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Discussion Starter #1 (Edited)
So far the e-Tron received a five-star rating in NCAP's crash test. A great start, making its one of the safest in the scenarios they test for. But what about other top safety concerns? Vehicle fires are becoming more common and being an EV doesn't help, in fact our odds of experiencing a fire are much higher. Rather not wake up to my house engulfed in flames!

If the e-Tron becomes a big fire risk, the Q5 PHEV is another great option, as I discussed here. At least till a Q8 PHEV shows up.


Euro NCAP performs a series of crash tests on each model tested: - a frontal impact test, the car impacts a rigid barrier - an offset frontal impact test, 40% of the width of the car is striking a deformable barrier - a pole test, the tested car is propelled sideways into a rigid pole - a side impact test, a mobile deformable barrier impacts the driver's door A series of pedestrian tests are conducted with different impactors, adult and child head form, lower and upper leg form and whiplash tests are performed on a sled. Active safety is tested based on the car’s equipment: autonomous emergency braking systems (car to car, with a pedestrian and a cyclist target), lane support and speed assist technologies and seatbelt reminders.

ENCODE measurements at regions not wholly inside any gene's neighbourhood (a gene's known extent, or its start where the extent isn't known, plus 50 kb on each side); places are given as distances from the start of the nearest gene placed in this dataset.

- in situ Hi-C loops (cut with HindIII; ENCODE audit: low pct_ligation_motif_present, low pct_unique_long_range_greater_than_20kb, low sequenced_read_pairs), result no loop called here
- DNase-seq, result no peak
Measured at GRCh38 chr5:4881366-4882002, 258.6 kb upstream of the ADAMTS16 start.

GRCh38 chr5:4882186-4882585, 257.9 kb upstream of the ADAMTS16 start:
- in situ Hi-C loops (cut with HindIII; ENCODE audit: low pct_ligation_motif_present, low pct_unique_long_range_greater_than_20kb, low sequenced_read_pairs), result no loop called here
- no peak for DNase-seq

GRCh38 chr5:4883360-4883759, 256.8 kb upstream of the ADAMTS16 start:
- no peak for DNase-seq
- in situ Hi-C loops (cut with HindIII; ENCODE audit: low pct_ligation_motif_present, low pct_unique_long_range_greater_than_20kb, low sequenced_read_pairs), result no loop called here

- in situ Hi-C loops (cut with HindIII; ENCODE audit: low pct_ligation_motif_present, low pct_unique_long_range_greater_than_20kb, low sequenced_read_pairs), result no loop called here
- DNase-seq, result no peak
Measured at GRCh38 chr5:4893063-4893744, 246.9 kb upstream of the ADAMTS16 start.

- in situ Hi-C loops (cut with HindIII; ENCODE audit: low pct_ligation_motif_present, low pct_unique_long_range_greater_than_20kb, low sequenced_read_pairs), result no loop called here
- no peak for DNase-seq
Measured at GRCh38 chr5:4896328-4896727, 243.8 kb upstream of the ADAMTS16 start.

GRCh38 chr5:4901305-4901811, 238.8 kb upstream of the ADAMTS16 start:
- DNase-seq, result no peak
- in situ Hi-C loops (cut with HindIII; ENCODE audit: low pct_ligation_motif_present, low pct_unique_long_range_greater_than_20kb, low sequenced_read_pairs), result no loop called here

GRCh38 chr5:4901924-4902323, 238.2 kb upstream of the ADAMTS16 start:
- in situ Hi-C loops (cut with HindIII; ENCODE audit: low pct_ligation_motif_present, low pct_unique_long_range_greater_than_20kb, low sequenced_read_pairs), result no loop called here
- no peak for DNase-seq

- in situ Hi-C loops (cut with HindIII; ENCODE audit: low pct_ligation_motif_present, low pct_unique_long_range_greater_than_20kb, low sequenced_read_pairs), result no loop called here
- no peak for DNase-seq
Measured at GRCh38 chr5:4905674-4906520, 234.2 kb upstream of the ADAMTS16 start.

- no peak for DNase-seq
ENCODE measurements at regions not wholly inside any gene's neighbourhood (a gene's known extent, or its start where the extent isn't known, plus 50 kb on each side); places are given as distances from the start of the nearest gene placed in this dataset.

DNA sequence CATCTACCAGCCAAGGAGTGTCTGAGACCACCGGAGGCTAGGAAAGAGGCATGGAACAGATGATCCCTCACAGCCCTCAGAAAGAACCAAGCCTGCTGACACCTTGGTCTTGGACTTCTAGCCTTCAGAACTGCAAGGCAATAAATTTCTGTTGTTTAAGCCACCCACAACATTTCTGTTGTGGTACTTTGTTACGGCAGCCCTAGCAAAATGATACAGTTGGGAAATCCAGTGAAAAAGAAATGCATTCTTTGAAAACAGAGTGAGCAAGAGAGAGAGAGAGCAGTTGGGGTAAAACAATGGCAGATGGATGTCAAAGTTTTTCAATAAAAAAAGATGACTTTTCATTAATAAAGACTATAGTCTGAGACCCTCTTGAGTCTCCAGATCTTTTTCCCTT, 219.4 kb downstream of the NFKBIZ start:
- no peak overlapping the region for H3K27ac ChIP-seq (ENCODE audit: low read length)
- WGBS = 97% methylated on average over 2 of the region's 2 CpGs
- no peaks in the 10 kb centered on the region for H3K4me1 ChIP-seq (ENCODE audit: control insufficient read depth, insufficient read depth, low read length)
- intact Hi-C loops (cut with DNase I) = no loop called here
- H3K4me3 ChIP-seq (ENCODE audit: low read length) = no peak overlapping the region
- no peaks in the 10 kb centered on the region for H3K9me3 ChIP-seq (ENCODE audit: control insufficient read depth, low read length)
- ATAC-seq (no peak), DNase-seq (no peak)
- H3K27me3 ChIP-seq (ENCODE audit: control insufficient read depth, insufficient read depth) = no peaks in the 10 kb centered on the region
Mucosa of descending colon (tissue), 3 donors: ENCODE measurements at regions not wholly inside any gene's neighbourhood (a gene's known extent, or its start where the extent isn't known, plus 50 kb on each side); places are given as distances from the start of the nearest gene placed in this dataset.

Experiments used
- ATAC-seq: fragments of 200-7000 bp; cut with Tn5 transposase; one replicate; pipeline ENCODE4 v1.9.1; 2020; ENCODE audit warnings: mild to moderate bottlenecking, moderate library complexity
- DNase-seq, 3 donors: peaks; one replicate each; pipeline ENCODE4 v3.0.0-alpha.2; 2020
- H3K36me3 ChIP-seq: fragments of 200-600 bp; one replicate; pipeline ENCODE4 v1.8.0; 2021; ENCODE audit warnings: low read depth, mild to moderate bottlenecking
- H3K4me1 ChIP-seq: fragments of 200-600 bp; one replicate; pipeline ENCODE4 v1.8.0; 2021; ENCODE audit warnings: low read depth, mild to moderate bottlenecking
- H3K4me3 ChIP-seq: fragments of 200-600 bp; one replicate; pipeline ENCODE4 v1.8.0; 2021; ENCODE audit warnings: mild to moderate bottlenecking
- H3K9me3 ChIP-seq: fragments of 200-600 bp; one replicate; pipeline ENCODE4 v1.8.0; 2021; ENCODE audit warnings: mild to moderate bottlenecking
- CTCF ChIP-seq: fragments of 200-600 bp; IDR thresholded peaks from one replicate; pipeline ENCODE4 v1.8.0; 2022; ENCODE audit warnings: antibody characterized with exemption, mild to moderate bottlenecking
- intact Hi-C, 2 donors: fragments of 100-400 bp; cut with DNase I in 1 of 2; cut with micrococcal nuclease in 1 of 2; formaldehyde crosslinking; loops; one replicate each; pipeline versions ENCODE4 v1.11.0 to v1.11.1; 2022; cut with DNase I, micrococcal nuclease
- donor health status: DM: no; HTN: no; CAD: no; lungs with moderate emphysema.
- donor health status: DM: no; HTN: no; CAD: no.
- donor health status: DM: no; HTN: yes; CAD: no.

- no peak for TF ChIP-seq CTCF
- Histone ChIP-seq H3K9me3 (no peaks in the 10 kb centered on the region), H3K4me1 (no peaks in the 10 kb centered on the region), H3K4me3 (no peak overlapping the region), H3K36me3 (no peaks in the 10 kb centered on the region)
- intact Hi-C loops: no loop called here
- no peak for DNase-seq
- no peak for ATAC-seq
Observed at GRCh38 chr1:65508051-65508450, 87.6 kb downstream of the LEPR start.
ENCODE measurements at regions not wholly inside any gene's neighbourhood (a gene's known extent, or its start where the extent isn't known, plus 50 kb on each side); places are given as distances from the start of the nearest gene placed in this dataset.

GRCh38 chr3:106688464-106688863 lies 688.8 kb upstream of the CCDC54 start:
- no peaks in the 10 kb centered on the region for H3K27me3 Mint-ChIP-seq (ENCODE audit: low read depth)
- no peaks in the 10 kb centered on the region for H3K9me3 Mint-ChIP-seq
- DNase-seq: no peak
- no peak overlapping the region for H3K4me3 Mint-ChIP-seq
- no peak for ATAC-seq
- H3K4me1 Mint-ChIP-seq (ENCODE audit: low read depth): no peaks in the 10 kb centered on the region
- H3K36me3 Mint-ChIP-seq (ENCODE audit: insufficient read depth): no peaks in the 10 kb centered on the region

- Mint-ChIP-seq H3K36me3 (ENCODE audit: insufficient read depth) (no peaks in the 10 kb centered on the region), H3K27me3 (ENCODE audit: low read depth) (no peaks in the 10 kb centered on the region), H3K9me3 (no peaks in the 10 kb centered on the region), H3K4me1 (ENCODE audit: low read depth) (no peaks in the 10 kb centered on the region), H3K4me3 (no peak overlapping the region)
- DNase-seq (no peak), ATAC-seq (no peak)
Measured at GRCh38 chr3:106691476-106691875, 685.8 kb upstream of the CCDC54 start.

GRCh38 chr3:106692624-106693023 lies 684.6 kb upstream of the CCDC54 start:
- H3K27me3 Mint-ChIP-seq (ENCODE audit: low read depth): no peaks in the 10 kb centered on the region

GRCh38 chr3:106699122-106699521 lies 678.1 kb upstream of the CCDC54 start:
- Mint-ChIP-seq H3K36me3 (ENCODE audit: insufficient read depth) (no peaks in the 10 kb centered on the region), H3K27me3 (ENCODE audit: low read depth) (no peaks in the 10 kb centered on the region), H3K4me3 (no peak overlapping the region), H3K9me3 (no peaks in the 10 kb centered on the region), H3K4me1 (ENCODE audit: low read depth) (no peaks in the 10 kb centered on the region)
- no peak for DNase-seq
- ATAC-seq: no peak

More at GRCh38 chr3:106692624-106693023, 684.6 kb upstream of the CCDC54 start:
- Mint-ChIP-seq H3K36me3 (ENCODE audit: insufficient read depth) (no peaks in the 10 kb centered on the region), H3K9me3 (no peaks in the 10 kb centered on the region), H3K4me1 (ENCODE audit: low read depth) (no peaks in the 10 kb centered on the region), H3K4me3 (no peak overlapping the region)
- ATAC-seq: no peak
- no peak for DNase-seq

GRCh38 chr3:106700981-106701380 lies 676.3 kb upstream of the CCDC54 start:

“The passenger compartment of the e-tron remained stable in the frontal offset test. Dummy readings indicated good protection of the knees and femurs of both the driver and passenger. Audi showed that a similar level of protection would be provided to occupants of different sizes and to those sitting in different positions. In the full-width rigid barrier test, protection was good for all critical parts of the body, for both dummies. In the side barrier test, protection was good and the car scored maximum points. However, in the more severe side pole test, dummy readings of rib compression indicated weak protection for the chest, with good protection of other critical body areas. Tests on the front seats and head restraints demonstrated good protection against whiplash injuries in the event of a rear-end collision. A geometric assessment of the rear seats also indicated good whiplash protection. The standard-fit autonomous emergency braking (AEB) system performed well in tests of its functionality at low speeds at which many whiplash injuries occur, with collisions avoided or mitigated in all scenarios.”
 
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